The relationship between anthropometry and body composition from computed tomography: The Mediators of Atherosclerosis in South Asians Living in America Study

Morgana Mongraw-Chaffin, Alka M. Kanaya, Namratha R Kandula, Arti Shah, Cheryl A.M. Anderson

Research output: Contribution to journalArticle

Abstract

Objective: Few studies examine the relationships between anthropometry and the body composition measures they approximate, or whether they differ by sex, and no studies have examined these relationships in South Asians living in the US. Design: We conducted a cross-sectional study of 871 participants in the Mediators of Atherosclerosis in South Asians Living in America (MASALA) Study who had BMI < 40 kg/m2 and underwent abdominal CT scans for measurement of visceral and subcutaneous fat. Linear regression was used to model the associations between anthropometric measures and naturally log-transformed body composition measures. Results: All measures of anthropometry, except height, were significantly associated with visceral fat and had a significant non-linear component (p <.05). The only associations for visceral fat that exhibited significant heterogeneity by sex were waist circumference (% difference in visceral fat slope: women 1.92, men 2.74, p =.007 for interaction) and waist-to-hip ratio (women 25.9, men 717.4, p <.001). Except for height, all measures of anthropometry were significantly associated with subcutaneous fat, had a significant quadratic component, and significant heterogeneity by sex (weight (kg): 2.74 for women, 4.08 for men; BMI (kg/m2): 10.3, 14.0; waist circumference (cm): 1.51, 3.36; hip circumference (cm): 2.53, 4.50) with p <.001 for each. Conclusions: In MASALA participants, the relationships of anthropometric measures with visceral and subcutaneous fat appear similar to other race/ethnic groups, but with weaker non-linearity and heterogeneity by sex. Given these results, researchers should consider separate models by sex for US South Asians when approximating subcutaneous fat or when using waist circumference to approximate visceral fat.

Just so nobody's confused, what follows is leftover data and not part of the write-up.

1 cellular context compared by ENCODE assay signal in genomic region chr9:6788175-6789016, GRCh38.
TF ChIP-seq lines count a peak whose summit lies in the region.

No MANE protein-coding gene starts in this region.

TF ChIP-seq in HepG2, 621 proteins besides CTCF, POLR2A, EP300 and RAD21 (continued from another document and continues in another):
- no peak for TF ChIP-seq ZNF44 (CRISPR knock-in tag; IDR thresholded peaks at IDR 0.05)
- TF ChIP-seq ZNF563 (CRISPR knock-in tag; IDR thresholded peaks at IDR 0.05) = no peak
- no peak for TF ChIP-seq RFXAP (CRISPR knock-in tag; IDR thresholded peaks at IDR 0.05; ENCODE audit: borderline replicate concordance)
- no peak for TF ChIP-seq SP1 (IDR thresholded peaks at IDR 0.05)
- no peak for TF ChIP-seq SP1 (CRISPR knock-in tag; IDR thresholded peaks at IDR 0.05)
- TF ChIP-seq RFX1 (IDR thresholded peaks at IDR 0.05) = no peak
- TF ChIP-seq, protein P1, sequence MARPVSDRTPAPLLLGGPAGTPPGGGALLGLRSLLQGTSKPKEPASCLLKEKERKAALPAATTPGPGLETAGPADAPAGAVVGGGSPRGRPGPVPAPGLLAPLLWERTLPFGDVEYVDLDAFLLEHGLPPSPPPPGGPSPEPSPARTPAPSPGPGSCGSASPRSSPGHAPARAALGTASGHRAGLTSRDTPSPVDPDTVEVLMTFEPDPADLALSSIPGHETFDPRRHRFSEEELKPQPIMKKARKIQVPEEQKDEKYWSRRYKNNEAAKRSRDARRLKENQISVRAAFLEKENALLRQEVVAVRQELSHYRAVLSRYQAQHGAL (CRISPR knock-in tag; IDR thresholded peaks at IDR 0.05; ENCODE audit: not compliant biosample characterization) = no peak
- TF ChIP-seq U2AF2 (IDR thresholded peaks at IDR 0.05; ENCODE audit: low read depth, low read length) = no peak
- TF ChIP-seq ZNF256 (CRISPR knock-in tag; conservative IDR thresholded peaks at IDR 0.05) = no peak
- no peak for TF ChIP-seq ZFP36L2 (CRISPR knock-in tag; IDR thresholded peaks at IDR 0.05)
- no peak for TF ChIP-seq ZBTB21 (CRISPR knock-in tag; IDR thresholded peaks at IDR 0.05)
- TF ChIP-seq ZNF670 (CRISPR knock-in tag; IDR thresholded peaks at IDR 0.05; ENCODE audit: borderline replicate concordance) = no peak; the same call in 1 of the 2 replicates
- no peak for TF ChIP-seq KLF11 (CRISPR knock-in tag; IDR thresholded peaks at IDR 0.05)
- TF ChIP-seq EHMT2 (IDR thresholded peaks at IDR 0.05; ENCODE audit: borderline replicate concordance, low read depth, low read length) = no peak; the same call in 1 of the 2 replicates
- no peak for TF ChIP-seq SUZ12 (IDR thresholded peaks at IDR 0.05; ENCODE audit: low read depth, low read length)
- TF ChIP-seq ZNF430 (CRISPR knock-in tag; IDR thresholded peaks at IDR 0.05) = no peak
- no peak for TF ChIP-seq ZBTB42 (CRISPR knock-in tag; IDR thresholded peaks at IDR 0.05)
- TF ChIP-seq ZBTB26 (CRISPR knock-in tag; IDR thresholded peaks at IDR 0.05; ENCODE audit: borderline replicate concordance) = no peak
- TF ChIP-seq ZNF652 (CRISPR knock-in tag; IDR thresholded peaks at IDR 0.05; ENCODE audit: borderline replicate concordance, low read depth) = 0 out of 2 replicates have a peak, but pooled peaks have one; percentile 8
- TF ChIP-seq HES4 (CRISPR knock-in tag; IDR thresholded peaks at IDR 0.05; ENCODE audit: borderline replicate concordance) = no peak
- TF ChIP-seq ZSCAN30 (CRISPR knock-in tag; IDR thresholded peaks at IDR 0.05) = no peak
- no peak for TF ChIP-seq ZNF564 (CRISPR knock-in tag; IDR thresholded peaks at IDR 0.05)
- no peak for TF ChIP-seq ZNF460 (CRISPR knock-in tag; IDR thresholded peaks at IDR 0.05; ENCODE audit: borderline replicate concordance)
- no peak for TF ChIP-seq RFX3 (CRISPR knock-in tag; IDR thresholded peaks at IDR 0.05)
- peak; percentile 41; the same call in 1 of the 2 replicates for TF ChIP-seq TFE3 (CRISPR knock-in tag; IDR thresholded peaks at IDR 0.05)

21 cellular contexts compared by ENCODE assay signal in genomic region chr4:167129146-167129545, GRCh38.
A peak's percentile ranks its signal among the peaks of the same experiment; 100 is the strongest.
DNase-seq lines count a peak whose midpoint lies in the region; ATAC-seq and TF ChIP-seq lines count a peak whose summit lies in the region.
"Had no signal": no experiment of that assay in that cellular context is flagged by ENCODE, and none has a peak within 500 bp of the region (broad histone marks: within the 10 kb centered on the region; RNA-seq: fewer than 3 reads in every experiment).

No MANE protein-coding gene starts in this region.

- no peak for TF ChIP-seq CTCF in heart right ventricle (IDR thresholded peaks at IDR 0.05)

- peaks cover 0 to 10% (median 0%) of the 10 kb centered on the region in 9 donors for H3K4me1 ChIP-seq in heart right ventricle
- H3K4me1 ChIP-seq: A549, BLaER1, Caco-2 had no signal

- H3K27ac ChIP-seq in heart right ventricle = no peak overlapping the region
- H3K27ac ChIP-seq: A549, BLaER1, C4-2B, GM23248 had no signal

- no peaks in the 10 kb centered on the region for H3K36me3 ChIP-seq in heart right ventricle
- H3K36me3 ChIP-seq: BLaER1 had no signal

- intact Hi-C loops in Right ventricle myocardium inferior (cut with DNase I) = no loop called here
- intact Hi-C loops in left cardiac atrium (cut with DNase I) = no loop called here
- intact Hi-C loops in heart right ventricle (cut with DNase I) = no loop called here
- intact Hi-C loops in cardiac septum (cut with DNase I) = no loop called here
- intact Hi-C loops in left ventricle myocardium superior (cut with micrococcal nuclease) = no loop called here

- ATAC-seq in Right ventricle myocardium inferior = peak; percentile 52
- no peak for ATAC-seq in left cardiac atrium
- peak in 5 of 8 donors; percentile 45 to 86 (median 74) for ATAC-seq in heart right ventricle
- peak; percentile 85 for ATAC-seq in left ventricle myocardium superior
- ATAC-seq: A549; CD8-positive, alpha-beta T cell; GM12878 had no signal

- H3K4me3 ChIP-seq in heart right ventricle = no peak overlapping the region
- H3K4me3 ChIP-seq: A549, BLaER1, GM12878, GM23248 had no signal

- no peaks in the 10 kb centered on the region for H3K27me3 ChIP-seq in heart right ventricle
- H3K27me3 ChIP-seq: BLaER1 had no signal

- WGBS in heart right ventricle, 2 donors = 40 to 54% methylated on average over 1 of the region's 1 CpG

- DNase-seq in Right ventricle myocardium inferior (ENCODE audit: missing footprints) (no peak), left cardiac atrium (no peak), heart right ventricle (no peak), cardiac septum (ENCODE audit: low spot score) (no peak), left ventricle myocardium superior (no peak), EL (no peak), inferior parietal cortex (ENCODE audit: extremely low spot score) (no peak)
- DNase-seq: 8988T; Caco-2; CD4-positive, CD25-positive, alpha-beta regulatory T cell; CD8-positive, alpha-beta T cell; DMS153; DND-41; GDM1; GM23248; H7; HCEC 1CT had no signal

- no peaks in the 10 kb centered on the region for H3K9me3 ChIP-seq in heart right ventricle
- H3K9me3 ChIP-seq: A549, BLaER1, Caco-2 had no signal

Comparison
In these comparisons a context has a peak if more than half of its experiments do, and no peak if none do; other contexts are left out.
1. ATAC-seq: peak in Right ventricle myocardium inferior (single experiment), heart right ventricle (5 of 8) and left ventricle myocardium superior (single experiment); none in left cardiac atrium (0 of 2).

Original languageEnglish (US)
Pages (from-to)565-574
Number of pages10
JournalEthnicity and Health
Volume22
Issue number6
DOIs
StatePublished - Nov 2 2017

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Anthropometry
Intra-Abdominal Fat
Body Composition
Atherosclerosis
Subcutaneous Fat
Tomography
Waist Circumference
Body Weights and Measures
cross-sectional study
ethnic group
Waist-Hip Ratio
Ethnic Groups
regression
Mediator
Asia
Fat
Computed Tomography
Hip
Linear Models
interaction

Keywords

  • Visceral fat
  • body mass index
  • sex difference
  • subcutaneous fat
  • waist circumference

ASJC Scopus subject areas

  • Cultural Studies
  • Arts and Humanities (miscellaneous)
  • Public Health, Environmental and Occupational Health

Cite this

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title = "The relationship between anthropometry and body composition from computed tomography: The Mediators of Atherosclerosis in South Asians Living in America Study",
abstract = "Objective: Few studies examine the relationships between anthropometry and the body composition measures they approximate, or whether they differ by sex, and no studies have examined these relationships in South Asians living in the US. Design: We conducted a cross-sectional study of 871 participants in the Mediators of Atherosclerosis in South Asians Living in America (MASALA) Study who had BMI < 40 kg/m2 and underwent abdominal CT scans for measurement of visceral and subcutaneous fat. Linear regression was used to model the associations between anthropometric measures and naturally log-transformed body composition measures. Results: All measures of anthropometry, except height, were significantly associated with visceral fat and had a significant non-linear component (p <.05). The only associations for visceral fat that exhibited significant heterogeneity by sex were waist circumference ({\%} difference in visceral fat slope: women 1.92, men 2.74, p =.007 for interaction) and waist-to-hip ratio (women 25.9, men 717.4, p <.001). Except for height, all measures of anthropometry were significantly associated with subcutaneous fat, had a significant quadratic component, and significant heterogeneity by sex (weight (kg): 2.74 for women, 4.08 for men; BMI (kg/m2): 10.3, 14.0; waist circumference (cm): 1.51, 3.36; hip circumference (cm): 2.53, 4.50) with p <.001 for each. Conclusions: In MASALA participants, the relationships of anthropometric measures with visceral and subcutaneous fat appear similar to other race/ethnic groups, but with weaker non-linearity and heterogeneity by sex. Given these results, researchers should consider separate models by sex for US South Asians when approximating subcutaneous fat or when using waist circumference to approximate visceral fat.",
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The relationship between anthropometry and body composition from computed tomography : The Mediators of Atherosclerosis in South Asians Living in America Study. / Mongraw-Chaffin, Morgana; Kanaya, Alka M.; Kandula, Namratha R; Shah, Arti; Anderson, Cheryl A.M.

In: Ethnicity and Health, Vol. 22, No. 6, 02.11.2017, p. 565-574.

Research output: Contribution to journalArticle

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T2 - The Mediators of Atherosclerosis in South Asians Living in America Study

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